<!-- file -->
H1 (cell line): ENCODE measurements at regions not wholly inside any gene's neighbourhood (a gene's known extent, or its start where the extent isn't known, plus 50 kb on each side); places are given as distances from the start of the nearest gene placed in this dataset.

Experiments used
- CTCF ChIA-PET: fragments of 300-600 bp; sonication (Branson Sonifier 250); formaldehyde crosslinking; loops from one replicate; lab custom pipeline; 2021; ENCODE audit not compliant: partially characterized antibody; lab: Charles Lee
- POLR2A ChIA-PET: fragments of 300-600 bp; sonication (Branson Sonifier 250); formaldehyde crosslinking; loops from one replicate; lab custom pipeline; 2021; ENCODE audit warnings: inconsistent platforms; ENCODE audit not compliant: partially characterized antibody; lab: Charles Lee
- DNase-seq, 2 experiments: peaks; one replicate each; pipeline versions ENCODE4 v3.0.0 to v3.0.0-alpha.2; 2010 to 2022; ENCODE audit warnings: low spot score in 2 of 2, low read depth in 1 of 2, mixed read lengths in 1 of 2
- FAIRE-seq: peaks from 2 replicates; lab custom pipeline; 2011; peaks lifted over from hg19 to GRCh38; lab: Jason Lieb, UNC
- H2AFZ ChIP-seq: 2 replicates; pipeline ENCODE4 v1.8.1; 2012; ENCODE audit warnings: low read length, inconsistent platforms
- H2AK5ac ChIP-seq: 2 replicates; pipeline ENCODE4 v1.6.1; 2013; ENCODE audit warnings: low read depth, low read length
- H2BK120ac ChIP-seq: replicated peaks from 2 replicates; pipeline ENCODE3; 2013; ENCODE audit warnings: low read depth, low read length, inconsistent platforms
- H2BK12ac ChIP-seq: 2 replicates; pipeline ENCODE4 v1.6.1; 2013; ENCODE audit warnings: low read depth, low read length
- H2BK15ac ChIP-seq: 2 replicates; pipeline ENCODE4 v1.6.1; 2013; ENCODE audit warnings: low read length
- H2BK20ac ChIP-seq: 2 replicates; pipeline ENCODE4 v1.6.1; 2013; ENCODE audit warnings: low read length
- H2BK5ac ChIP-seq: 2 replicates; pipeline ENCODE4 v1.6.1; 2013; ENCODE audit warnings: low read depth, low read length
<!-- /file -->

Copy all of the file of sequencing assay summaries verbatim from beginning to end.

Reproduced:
H1 (cell line): ENCODE measurements at regions not wholly inside any gene's neighbourhood (a gene's known extent, or its start where the extent isn't known, plus 50 kb on each side); places are given as distances from the start of the nearest gene placed in this dataset.

Experiments used
- CTCF ChIA-PET: fragments of 300-600 bp; sonication (Branson Sonifier 250); formaldehyde crosslinking; loops from one replicate; lab custom pipeline; 2021; ENCODE audit not compliant: partially characterized antibody; lab: Charles Lee
- POLR2A ChIA-PET: fragments of 300-600 bp; sonication (Branson Sonifier 250); formaldehyde crosslinking; loops from one replicate; lab custom pipeline; 2021; ENCODE audit warnings: inconsistent platforms; ENCODE audit not compliant: partially characterized antibody; lab: Charles Lee
- DNase-seq, 2 experiments: peaks; one replicate each; pipeline versions ENCODE4 v3.0.0 to v3.0.0-alpha.2; 2010 to 2022; ENCODE audit warnings: low spot score in 2 of 2, low read depth in 1 of 2, mixed read lengths in 1 of 2
- FAIRE-seq: peaks from 2 replicates; lab custom pipeline; 2011; peaks lifted over from hg19 to GRCh38; lab: Jason Lieb, UNC
- H2AFZ ChIP-seq: 2 replicates; pipeline ENCODE4 v1.8.1; 2012; ENCODE audit warnings: low read length, inconsistent platforms
- H2AK5ac ChIP-seq: 2 replicates; pipeline ENCODE4 v1.6.1; 2013; ENCODE audit warnings: low read depth, low read length
- H2BK120ac ChIP-seq: replicated peaks from 2 replicates; pipeline ENCODE3; 2013; ENCODE audit warnings: low read depth, low read length, inconsistent platforms
- H2BK12ac ChIP-seq: 2 replicates; pipeline ENCODE4 v1.6.1; 2013; ENCODE audit warnings: low read depth, low read length
- H2BK15ac ChIP-seq: 2 replicates; pipeline ENCODE4 v1.6.1; 2013; ENCODE audit warnings: low read length
- H2BK20ac ChIP-seq: 2 replicates; pipeline ENCODE4 v1.6.1; 2013; ENCODE audit warnings: low read length
- H2BK5ac ChIP-seq: 2 replicates; pipeline ENCODE4 v1.6.1; 2013; ENCODE audit warnings: low read depth, low read length